Early-career researchers are largely taught to survive on poverty-level wages. Science, we are told, is a noble pursuit in the spirit of Francis Bacon, who exalted the “scientific priesthood.” suggesting their public importance. “If these scientific priests can reach the center of the maze,” Bacon wrote, “they will find the ‘summary laws of nature’ and can use them to grasp immense power for the benefit of humankind.” In the words of Walter James Miller, for the Baconian scientist, “work is public and offered for the general benefit of humanity,” while the Faustian scientist works “in dark secrecy, ostensibly for public good but largely for personal power…and concealing all responsibility for his action.” The Faustian scientist relates to the corporate element, not evil, responsible to private, competitive interests. And so, while science is publicly funded, in the Baconian spirit of the public good, it is increasingly under control of Faustian interests. As often as taxpayers are asked to pay for basic research in STEM, scientists surround themselves with lawyers and venture capital partners. Lawyers like to ask cui bono? Who benefits?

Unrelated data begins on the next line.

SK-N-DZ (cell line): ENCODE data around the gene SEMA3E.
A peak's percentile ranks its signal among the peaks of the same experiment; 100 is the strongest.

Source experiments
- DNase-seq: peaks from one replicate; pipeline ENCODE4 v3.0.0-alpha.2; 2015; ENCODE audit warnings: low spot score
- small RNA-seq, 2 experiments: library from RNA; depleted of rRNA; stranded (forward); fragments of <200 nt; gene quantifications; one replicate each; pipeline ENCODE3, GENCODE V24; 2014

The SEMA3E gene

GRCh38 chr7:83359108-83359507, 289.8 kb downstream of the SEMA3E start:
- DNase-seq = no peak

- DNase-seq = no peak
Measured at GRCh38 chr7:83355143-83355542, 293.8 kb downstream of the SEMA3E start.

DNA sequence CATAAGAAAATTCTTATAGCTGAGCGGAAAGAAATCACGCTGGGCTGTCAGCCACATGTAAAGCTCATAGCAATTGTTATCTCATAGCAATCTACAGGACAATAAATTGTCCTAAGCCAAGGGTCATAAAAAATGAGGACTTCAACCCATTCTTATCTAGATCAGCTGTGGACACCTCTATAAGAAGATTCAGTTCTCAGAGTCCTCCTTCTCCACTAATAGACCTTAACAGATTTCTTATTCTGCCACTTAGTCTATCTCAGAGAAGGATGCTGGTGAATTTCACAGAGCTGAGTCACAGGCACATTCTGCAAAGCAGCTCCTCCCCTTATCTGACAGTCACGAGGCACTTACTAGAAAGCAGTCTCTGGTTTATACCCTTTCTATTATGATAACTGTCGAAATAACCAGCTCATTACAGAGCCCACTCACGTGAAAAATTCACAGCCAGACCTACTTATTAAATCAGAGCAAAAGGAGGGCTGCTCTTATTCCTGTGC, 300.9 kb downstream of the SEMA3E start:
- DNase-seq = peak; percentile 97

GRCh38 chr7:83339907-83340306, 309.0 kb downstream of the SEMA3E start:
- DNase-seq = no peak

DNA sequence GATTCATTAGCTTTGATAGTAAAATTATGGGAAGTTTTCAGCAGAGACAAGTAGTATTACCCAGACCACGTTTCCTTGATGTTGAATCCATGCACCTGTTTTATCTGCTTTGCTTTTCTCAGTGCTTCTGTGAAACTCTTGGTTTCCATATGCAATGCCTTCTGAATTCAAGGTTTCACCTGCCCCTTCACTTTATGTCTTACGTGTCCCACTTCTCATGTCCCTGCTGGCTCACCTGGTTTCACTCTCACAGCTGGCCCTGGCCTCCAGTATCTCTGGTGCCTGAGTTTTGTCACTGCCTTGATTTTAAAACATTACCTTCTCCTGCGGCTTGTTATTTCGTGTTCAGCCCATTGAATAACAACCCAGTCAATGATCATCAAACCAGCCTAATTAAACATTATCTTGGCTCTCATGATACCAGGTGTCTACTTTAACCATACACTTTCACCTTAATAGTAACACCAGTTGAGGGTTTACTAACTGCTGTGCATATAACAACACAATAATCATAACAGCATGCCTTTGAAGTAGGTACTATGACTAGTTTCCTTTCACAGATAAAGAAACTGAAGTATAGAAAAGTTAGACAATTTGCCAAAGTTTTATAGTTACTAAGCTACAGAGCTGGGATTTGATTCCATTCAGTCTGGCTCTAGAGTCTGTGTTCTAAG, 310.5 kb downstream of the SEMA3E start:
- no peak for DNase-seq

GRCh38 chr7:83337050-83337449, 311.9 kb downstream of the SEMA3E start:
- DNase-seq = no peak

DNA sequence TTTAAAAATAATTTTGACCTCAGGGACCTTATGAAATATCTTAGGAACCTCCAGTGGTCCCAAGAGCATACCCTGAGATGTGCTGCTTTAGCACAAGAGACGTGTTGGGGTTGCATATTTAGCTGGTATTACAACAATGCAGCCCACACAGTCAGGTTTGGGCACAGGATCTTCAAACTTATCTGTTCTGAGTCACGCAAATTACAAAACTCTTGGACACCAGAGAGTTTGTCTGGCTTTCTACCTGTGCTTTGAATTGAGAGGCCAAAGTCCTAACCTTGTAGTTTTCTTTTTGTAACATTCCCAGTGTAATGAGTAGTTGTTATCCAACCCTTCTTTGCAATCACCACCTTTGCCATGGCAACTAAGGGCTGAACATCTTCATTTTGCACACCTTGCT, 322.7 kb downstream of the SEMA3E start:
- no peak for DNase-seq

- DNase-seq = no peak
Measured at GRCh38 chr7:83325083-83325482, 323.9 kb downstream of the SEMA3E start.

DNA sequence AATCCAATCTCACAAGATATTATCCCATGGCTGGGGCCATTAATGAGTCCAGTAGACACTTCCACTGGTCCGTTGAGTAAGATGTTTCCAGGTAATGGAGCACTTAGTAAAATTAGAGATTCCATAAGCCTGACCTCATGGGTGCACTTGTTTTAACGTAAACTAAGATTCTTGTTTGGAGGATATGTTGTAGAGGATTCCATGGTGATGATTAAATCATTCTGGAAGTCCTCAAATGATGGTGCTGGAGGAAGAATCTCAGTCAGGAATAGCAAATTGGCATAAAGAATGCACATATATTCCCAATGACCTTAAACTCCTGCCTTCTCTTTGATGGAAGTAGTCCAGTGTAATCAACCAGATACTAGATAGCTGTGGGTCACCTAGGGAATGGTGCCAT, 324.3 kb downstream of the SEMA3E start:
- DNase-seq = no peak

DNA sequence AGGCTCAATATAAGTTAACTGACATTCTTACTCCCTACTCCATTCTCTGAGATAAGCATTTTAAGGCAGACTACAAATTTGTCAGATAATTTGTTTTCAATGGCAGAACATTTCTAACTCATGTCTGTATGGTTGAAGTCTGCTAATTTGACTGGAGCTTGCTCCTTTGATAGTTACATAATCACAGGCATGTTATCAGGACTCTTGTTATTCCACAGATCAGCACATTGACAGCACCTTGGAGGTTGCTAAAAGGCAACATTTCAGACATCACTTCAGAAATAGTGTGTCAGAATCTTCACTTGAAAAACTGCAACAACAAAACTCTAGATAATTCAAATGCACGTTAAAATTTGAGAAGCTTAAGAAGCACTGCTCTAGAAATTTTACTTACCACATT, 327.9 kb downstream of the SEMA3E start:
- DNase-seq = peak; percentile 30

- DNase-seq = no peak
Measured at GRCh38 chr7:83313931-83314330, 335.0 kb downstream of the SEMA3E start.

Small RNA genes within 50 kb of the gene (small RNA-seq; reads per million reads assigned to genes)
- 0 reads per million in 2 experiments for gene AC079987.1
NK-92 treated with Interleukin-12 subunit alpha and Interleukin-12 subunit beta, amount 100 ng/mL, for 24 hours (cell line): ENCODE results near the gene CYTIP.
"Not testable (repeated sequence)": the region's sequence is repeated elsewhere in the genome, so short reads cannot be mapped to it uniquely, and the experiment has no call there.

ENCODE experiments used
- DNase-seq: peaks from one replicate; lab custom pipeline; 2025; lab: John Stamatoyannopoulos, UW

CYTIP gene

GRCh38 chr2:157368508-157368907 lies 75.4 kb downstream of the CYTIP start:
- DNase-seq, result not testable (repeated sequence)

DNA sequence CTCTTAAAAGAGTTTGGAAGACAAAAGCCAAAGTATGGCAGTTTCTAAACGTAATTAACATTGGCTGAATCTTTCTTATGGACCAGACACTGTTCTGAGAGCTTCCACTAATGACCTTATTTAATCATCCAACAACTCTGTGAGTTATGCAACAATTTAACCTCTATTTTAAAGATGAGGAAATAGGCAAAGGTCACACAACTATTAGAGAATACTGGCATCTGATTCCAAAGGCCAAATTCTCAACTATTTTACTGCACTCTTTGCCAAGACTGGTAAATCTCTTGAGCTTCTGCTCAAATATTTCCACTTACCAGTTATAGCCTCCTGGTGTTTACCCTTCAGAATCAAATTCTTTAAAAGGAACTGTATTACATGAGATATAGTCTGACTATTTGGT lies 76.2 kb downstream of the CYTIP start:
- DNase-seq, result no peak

Taxpayers, and importantly, our national funding agencies, ought to consider “institutional health” rather than the needs of individual investigators. Some federally funded institutions are exploiting the tax base to protect the wealth of their investors and partners, often spending millions on grueling patent battles. Why should taxpayers front the money for basic research only to watch scientists clobber one another? The NIH and the National Science Foundation must evaluate the financial health of institutions and their industry partners before funding science, since many of these institutions these days operate in the public benefit, but protect and shield private partners. Journals too, notably Cell, need to take into account “institutional conflicts of interests,” and institutions must be asked to more fairly disburse their intramural funds. It’s my sense that, with increased private backing of researchers at academic institutions, the public funding model may be upset to a degree that there could be a populist blowback to these high-profile clashes. It doesn’t make a difference to the public who wins—and that matters.